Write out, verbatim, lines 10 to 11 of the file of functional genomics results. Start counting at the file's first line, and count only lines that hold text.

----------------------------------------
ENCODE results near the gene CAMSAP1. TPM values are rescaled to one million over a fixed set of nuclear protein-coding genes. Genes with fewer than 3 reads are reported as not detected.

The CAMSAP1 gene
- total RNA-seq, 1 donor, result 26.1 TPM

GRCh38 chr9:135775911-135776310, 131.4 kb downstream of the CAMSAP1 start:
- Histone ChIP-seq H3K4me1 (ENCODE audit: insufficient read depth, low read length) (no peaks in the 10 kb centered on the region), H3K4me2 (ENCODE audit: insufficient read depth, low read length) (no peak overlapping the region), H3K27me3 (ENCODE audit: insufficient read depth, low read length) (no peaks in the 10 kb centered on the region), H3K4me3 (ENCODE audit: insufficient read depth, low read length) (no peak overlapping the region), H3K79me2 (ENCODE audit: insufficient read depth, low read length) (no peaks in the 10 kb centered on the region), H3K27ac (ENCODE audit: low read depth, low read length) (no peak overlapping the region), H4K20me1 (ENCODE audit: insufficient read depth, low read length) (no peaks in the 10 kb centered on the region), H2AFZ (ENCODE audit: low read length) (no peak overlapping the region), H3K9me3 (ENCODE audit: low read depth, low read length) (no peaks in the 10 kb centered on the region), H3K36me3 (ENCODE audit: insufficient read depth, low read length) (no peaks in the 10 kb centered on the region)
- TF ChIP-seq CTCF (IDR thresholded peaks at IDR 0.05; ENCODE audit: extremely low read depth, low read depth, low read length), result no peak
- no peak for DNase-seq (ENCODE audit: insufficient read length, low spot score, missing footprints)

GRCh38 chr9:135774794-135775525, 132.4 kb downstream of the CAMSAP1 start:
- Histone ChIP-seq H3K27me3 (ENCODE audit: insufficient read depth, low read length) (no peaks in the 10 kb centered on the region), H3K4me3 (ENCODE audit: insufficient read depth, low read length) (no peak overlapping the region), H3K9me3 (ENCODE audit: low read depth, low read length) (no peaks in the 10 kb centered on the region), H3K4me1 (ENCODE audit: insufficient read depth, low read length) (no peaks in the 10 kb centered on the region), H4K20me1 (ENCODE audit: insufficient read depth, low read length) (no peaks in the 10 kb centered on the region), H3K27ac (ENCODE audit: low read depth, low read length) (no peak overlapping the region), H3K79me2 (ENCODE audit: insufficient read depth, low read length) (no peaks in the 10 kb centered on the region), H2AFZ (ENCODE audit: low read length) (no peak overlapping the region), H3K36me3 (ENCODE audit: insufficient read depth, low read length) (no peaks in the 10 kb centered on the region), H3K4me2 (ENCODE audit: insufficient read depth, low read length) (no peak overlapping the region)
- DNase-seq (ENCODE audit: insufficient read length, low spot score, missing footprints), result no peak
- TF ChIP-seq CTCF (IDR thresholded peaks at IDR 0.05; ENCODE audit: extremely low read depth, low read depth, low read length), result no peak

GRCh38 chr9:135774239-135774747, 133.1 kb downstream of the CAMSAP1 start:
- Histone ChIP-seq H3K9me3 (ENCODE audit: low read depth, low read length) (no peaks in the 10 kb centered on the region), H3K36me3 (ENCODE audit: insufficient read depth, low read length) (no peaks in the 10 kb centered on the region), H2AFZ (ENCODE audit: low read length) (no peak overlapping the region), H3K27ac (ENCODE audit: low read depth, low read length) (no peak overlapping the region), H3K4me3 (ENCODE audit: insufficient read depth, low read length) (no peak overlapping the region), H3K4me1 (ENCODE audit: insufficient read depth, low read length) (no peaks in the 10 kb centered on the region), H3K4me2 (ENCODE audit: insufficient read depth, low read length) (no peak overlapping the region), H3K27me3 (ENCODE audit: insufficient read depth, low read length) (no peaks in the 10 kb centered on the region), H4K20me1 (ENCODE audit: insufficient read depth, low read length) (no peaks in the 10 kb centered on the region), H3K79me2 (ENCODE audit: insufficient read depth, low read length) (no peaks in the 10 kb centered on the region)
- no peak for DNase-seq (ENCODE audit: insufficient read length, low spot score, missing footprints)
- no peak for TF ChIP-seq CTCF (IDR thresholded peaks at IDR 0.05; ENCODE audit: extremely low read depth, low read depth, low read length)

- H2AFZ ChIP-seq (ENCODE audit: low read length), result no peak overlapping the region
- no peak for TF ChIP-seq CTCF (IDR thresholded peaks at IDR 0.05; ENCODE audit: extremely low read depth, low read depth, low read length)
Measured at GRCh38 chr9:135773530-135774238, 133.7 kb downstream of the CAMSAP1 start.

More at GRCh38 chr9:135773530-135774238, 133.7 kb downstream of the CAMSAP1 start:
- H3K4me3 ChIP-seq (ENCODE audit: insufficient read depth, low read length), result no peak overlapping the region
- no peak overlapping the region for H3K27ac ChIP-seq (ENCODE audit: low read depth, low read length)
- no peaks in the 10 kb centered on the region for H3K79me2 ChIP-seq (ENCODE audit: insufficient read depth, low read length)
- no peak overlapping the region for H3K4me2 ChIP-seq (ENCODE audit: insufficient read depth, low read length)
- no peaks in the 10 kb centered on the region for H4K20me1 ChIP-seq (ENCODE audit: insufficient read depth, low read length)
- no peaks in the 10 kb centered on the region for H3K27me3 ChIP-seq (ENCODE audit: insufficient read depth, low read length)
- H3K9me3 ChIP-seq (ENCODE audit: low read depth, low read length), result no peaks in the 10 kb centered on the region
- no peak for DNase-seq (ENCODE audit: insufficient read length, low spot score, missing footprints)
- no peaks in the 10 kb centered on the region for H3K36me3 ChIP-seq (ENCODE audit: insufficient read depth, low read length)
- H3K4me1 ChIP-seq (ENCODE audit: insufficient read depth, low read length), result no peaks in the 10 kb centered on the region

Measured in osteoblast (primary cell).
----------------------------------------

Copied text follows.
- DNase-seq (ENCODE audit: insufficient read length, low spot score, missing footprints), result no peak
- TF ChIP-seq CTCF (IDR thresholded peaks at IDR 0.05; ENCODE audit: extremely low read depth, low read depth, low read length), result no peak